And yet, never in those seven decades has the duty of Congress to assert itself in matters of war and peace been quite so vital as it is today, with American troops engaged—and still dying, even if now in small numbers—in one undeclared war after another in Afghanistan, Iraq, Syria, Somalia, Yemen, and now Niger… and who even knows where else.

Fast forward 53 years from the Tonkin Gulf crisis to Senator Rand Paul’s desperate attempt last September to force something as simple as a congressional discussion of the legal basis for America’s forever wars, which garnered just 36 votes. It was scuttled by a bipartisan coalition of war hawks. And who even noticed—other than obsessive viewers of C-SPAN who were treated to Paul’s four-hour-long cri de coeur denouncing Congress’s agreement to “unlimited war, anywhere, anytime, anyplace upon the globe”?

The Kentucky senator sought something that should have seemed modest indeed: to end the reliance of one administration after another on the long-outdated post-9/11 Authorization for the Use of Military Force (AUMF) for all of America’s multifaceted and widespread conflicts. He wanted to compel Congress to debate and legally sanction (or not) any future military operations anywhere on Earth. While that may sound reasonable enough, more than 60 senators, Democratic and Republican alike, stymied the effort. In the process, they sanctioned (yet again) their abdication of any role in America’s perpetual state of war—other than, of course, funding it munificently.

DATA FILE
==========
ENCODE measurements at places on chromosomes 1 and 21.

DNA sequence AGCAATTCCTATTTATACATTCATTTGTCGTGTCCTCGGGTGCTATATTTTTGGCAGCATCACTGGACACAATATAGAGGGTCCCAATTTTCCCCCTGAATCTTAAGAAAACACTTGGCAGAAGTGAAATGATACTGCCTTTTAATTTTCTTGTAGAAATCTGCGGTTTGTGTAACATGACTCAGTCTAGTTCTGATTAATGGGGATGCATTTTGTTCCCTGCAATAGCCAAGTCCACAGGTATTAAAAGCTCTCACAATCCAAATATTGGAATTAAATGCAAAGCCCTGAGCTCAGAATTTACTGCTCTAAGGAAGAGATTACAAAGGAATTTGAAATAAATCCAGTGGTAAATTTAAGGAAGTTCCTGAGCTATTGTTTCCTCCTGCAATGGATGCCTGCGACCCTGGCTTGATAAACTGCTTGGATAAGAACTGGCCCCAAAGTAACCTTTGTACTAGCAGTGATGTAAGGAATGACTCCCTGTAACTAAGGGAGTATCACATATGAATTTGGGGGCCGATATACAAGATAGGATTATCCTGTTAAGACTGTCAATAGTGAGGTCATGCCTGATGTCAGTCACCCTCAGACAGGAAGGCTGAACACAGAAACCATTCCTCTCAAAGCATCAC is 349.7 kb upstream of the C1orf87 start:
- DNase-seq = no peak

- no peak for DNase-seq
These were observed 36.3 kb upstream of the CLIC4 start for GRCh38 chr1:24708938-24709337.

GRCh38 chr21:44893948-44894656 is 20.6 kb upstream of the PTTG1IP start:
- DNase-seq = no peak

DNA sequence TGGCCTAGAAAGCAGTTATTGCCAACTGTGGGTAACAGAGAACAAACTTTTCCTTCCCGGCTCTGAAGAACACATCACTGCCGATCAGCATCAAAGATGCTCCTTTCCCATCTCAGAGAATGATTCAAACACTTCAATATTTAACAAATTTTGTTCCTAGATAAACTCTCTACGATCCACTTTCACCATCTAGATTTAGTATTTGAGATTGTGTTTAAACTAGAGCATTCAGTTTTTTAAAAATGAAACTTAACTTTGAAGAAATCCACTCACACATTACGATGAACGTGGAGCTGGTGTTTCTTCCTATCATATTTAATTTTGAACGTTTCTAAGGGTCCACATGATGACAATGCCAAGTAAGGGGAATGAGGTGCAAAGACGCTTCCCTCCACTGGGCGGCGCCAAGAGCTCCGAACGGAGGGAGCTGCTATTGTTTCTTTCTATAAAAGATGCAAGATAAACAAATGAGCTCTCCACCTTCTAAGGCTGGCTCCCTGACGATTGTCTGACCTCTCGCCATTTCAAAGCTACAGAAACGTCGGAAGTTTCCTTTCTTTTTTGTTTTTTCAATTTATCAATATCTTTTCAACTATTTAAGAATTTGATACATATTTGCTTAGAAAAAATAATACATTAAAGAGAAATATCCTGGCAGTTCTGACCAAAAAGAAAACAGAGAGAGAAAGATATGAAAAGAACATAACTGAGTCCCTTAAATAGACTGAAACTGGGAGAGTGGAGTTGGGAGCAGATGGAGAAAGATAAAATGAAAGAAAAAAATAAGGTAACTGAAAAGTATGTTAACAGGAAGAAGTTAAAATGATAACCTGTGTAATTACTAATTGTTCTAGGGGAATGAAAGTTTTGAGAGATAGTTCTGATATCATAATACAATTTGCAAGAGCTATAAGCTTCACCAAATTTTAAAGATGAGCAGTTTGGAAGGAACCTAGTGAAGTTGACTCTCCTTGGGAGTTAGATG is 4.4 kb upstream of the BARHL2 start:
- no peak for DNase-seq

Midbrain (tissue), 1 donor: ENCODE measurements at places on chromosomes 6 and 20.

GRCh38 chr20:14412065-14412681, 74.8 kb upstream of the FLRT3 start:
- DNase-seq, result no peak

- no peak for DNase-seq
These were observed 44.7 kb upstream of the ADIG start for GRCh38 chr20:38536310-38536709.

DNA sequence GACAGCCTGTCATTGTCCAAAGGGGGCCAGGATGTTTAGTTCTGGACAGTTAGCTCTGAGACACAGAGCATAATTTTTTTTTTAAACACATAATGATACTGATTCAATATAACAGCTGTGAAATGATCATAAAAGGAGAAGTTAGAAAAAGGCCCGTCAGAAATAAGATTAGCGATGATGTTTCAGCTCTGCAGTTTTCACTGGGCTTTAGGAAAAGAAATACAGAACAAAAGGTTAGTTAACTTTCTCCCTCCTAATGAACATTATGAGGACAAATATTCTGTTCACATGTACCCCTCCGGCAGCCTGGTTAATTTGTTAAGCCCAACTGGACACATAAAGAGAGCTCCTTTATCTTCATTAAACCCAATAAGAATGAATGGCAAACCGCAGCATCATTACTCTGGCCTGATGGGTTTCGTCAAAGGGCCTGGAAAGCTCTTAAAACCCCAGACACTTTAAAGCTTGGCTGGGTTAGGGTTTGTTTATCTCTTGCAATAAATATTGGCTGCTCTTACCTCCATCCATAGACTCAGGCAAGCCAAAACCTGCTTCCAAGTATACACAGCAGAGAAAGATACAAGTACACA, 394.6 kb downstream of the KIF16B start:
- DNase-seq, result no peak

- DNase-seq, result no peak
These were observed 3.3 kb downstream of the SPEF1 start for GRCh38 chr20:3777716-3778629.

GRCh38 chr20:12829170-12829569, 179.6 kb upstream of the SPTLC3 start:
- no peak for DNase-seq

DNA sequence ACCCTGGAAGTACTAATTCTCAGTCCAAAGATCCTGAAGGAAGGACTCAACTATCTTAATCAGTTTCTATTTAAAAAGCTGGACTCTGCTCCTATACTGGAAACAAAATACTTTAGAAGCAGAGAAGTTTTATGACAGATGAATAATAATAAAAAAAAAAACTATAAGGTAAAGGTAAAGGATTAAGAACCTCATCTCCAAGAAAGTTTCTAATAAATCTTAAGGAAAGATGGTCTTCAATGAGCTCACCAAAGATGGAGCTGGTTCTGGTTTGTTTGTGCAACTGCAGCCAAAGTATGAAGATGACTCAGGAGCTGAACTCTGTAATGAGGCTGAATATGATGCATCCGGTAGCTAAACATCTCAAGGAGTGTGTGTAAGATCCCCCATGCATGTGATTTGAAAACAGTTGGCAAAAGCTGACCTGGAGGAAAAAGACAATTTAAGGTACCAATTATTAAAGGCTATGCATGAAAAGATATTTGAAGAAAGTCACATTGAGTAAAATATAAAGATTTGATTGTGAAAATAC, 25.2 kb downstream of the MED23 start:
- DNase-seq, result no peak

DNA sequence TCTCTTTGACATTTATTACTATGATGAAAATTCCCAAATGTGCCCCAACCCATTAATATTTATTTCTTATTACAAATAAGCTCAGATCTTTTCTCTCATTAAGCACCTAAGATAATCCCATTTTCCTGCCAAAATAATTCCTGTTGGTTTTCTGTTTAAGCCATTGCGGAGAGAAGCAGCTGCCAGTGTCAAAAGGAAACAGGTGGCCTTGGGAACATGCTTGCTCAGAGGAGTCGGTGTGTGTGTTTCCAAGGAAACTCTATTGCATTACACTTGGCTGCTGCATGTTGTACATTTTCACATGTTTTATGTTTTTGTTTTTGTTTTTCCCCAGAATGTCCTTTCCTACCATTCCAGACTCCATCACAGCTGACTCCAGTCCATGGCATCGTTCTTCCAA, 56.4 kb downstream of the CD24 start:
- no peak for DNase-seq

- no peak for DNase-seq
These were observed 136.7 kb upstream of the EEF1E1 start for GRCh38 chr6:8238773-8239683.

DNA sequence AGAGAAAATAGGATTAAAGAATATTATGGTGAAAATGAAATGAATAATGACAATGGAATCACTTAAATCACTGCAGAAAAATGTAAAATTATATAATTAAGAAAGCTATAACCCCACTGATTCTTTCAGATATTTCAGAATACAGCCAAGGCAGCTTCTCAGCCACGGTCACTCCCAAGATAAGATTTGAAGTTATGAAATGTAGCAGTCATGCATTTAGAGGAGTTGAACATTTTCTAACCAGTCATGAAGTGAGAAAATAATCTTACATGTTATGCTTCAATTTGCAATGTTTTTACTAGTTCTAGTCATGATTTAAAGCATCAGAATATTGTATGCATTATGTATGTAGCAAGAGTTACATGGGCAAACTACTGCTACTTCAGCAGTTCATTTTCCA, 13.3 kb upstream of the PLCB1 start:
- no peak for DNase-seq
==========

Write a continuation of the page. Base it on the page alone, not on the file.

In June 1970, with 50,000 troops already dead in Southeast Asia, Congress finally worked up the nerve to repeal the Tonkin Gulf Resolution, a bipartisan effort spearheaded by Senator Bob Dole, the Kansas Republican. As it happens, there are no Bob Doles in today’s Senate. As a result, you hardly have to be a cynic or a Punxsutawney groundhog to predict six more weeks of winter—that is, endless war.